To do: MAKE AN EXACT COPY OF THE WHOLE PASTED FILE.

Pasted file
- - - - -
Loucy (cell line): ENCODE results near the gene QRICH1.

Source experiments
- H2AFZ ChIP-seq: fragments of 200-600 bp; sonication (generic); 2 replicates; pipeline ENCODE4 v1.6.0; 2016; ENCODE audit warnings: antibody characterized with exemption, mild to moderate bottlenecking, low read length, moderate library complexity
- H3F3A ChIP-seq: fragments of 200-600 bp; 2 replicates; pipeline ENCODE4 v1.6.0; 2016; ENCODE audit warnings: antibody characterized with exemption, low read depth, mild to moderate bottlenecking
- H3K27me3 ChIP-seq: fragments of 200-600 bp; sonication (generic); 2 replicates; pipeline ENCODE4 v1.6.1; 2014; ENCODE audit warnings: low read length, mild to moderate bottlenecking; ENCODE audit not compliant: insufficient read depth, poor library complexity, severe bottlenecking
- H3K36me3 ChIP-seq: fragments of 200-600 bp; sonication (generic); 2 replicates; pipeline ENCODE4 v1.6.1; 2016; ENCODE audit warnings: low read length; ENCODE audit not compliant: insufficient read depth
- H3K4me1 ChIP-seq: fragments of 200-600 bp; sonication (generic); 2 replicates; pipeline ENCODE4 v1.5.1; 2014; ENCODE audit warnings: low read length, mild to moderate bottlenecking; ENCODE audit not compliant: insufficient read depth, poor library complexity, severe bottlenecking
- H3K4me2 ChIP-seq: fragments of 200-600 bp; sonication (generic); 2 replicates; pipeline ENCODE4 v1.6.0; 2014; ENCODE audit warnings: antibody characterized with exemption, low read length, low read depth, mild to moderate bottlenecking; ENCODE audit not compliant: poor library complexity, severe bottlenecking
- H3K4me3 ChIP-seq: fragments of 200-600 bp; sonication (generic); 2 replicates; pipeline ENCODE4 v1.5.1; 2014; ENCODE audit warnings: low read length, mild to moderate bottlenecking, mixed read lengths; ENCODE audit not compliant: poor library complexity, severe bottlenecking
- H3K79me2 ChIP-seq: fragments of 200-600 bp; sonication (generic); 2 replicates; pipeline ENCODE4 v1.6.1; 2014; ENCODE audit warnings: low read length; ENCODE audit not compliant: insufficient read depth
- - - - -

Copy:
Loucy (cell line): ENCODE results near the gene QRICH1.

Source experiments
- H2AFZ ChIP-seq: fragments of 200-600 bp; sonication (generic); 2 replicates; pipeline ENCODE4 v1.6.0; 2016; ENCODE audit warnings: antibody characterized with exemption, mild to moderate bottlenecking, low read length, moderate library complexity
- H3F3A ChIP-seq: fragments of 200-600 bp; 2 replicates; pipeline ENCODE4 v1.6.0; 2016; ENCODE audit warnings: antibody characterized with exemption, low read depth, mild to moderate bottlenecking
- H3K27me3 ChIP-seq: fragments of 200-600 bp; sonication (generic); 2 replicates; pipeline ENCODE4 v1.6.1; 2014; ENCODE audit warnings: low read length, mild to moderate bottlenecking; ENCODE audit not compliant: insufficient read depth, poor library complexity, severe bottlenecking
- H3K36me3 ChIP-seq: fragments of 200-600 bp; sonication (generic); 2 replicates; pipeline ENCODE4 v1.6.1; 2016; ENCODE audit warnings: low read length; ENCODE audit not compliant: insufficient read depth
- H3K4me1 ChIP-seq: fragments of 200-600 bp; sonication (generic); 2 replicates; pipeline ENCODE4 v1.5.1; 2014; ENCODE audit warnings: low read length, mild to moderate bottlenecking; ENCODE audit not compliant: insufficient read depth, poor library complexity, severe bottlenecking
- H3K4me2 ChIP-seq: fragments of 200-600 bp; sonication (generic); 2 replicates; pipeline ENCODE4 v1.6.0; 2014; ENCODE audit warnings: antibody characterized with exemption, low read length, low read depth, mild to moderate bottlenecking; ENCODE audit not compliant: poor library complexity, severe bottlenecking
- H3K4me3 ChIP-seq: fragments of 200-600 bp; sonication (generic); 2 replicates; pipeline ENCODE4 v1.5.1; 2014; ENCODE audit warnings: low read length, mild to moderate bottlenecking, mixed read lengths; ENCODE audit not compliant: poor library complexity, severe bottlenecking
- H3K79me2 ChIP-seq: fragments of 200-600 bp; sonication (generic); 2 replicates; pipeline ENCODE4 v1.6.1; 2014; ENCODE audit warnings: low read length; ENCODE audit not compliant: insufficient read depth